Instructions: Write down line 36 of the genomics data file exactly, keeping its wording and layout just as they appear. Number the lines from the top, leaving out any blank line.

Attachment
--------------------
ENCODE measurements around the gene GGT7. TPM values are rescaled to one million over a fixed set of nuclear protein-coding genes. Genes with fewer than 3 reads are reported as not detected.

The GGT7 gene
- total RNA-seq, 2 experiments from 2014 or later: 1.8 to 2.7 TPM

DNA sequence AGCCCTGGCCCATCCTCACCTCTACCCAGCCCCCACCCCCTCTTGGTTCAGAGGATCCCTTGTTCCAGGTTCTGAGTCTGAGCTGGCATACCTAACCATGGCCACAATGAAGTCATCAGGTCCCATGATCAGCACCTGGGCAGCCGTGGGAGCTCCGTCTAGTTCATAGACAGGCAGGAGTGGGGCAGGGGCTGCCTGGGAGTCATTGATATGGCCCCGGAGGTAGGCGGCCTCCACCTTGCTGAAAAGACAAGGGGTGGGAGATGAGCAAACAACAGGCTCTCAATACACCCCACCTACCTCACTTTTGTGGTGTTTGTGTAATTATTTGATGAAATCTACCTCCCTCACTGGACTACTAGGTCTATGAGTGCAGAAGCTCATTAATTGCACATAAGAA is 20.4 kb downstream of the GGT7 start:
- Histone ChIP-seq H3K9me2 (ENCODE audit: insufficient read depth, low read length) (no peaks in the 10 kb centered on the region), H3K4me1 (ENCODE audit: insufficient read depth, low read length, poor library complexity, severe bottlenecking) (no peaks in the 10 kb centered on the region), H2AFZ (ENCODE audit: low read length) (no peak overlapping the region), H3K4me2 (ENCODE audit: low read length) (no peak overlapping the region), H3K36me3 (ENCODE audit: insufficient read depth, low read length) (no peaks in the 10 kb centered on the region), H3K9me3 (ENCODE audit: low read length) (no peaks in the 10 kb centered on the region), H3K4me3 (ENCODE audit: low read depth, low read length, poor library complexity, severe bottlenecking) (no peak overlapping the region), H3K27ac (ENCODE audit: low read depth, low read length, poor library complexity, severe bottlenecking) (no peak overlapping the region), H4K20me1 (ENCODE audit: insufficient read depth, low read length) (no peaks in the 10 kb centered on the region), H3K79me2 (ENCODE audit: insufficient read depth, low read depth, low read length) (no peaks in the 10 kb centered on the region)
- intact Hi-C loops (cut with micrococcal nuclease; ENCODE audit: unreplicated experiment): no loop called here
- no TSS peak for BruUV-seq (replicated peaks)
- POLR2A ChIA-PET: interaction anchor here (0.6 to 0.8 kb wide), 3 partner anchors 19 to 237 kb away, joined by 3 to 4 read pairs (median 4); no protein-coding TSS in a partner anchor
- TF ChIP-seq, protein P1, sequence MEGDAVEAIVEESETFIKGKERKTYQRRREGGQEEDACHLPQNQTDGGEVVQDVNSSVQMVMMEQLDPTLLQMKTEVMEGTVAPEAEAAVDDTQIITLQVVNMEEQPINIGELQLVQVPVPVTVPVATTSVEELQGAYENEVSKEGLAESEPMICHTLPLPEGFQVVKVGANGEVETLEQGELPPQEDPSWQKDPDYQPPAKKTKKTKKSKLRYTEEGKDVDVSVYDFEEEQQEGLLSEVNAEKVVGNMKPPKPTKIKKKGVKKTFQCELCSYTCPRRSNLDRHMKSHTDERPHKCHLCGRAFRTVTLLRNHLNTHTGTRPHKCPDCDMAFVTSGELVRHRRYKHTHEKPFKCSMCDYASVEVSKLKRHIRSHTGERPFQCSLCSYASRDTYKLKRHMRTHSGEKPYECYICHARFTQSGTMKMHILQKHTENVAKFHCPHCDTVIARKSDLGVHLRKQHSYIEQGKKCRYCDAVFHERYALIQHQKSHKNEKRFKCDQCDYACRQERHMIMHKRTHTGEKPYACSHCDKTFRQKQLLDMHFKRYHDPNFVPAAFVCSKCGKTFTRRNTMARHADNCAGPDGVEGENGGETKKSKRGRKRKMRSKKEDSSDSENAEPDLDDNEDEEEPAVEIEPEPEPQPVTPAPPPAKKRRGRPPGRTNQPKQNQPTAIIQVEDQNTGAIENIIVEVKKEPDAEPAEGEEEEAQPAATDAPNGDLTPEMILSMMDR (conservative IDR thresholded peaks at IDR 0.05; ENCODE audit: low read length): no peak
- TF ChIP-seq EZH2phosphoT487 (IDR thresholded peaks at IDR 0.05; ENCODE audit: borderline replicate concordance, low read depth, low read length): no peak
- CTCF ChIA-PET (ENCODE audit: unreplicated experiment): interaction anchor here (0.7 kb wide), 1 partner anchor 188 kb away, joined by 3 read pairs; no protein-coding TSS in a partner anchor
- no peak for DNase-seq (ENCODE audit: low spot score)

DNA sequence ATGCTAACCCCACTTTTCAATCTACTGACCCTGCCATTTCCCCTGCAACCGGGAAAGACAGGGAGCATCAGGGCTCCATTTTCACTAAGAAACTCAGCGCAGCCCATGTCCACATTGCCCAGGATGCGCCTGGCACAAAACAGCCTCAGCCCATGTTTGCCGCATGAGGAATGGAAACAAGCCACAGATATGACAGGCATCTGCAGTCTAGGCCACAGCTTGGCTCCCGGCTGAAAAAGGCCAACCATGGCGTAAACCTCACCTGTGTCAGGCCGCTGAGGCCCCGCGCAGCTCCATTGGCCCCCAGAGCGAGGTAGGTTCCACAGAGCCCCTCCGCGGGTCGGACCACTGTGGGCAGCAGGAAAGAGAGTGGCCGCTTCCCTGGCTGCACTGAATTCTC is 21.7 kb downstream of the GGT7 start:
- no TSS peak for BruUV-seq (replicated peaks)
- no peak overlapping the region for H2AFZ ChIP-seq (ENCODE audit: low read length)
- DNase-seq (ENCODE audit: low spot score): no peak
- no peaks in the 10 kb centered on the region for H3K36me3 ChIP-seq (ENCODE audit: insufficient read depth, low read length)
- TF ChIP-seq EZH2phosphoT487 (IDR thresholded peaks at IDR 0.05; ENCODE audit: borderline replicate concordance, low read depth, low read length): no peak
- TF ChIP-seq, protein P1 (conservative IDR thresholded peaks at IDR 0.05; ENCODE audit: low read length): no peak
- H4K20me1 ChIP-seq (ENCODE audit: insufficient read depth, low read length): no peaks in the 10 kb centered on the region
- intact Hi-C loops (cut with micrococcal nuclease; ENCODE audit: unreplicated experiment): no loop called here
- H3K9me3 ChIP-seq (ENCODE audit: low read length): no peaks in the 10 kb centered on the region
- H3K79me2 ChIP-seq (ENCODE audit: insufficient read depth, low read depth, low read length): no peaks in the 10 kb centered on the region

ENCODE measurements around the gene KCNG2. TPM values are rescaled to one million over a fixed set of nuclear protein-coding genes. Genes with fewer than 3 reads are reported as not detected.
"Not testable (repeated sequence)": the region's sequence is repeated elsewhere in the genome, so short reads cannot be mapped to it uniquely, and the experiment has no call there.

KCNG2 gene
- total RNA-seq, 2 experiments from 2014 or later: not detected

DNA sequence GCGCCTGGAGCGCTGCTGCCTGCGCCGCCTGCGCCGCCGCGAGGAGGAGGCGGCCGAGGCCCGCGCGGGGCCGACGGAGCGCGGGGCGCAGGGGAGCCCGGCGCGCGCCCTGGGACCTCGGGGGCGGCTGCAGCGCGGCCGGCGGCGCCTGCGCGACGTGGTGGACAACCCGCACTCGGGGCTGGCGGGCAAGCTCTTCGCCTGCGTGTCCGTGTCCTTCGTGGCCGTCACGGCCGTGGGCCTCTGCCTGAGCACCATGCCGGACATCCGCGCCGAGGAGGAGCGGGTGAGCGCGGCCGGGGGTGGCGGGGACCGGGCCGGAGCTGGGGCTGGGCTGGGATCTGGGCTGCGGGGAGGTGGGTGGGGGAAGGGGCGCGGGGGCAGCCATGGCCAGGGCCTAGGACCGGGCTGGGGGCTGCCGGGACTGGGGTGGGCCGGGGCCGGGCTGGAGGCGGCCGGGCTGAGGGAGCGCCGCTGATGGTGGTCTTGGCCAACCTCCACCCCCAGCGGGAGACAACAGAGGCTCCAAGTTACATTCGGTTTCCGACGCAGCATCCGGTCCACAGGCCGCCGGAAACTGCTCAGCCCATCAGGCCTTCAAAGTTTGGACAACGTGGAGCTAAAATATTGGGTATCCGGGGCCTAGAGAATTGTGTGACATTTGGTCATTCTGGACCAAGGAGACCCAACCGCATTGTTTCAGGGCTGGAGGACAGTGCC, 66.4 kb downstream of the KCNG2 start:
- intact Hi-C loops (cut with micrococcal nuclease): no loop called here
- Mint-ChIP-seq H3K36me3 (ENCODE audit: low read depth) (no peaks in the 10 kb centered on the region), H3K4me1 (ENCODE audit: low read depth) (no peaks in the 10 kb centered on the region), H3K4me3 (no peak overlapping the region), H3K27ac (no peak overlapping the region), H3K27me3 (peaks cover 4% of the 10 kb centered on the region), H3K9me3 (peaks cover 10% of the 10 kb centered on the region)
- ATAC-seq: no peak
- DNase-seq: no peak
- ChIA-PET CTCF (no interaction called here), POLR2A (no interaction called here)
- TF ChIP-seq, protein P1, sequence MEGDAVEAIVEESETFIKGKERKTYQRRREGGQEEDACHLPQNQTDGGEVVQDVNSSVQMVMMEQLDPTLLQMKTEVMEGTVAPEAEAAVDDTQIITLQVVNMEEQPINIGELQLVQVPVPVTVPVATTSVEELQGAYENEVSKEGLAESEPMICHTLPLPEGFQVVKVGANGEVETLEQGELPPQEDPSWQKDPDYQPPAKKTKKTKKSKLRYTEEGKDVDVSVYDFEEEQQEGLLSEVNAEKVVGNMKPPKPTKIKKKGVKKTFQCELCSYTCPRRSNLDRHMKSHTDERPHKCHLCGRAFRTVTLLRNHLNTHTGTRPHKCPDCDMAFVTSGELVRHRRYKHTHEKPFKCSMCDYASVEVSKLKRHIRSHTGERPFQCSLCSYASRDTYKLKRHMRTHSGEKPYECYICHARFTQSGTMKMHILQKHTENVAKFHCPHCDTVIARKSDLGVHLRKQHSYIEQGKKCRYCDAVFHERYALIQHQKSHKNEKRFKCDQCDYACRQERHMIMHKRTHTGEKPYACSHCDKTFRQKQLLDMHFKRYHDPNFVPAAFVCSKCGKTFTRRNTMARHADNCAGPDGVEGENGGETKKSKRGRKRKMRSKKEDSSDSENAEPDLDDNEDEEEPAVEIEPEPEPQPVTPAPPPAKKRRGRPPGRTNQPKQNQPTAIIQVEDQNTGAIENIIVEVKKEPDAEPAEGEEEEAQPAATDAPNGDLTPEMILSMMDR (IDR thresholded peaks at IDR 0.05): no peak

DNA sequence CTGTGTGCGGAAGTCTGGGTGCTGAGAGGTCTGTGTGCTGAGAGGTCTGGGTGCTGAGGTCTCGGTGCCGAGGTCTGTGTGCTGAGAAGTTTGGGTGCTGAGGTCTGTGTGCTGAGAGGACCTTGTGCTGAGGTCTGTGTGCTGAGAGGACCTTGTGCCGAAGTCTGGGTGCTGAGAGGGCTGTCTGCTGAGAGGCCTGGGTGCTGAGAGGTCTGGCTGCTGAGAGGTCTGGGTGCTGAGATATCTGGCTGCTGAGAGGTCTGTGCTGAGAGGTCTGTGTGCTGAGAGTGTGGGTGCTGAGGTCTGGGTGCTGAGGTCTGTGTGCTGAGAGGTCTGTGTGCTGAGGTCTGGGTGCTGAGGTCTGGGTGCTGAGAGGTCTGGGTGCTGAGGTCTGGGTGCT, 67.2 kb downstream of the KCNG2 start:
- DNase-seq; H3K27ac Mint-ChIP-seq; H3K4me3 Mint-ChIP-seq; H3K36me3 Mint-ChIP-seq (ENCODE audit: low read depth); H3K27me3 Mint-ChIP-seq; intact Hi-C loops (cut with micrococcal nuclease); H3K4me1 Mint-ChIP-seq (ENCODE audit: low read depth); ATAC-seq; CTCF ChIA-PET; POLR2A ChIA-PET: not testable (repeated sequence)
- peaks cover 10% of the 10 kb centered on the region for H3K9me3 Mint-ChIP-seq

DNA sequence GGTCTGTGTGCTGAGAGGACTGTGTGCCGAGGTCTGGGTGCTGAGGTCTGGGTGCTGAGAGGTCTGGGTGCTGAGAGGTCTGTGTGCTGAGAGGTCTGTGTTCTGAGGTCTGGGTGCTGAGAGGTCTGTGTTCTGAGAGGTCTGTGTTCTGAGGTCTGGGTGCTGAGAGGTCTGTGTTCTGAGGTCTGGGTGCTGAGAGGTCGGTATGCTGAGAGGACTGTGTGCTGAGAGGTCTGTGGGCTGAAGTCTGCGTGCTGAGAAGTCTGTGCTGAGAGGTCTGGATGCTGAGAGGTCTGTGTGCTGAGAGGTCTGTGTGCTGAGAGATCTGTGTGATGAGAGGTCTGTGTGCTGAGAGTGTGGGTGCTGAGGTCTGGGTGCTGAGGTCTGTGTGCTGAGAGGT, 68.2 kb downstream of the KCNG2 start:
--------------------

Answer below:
- DNase-seq; H3K27ac Mint-ChIP-seq; H3K4me3 Mint-ChIP-seq; H3K36me3 Mint-ChIP-seq (ENCODE audit: low read depth); H3K27me3 Mint-ChIP-seq; intact Hi-C loops (cut with micrococcal nuclease); H3K4me1 Mint-ChIP-seq (ENCODE audit: low read depth); ATAC-seq; CTCF ChIA-PET; POLR2A ChIA-PET: not testable (repeated sequence)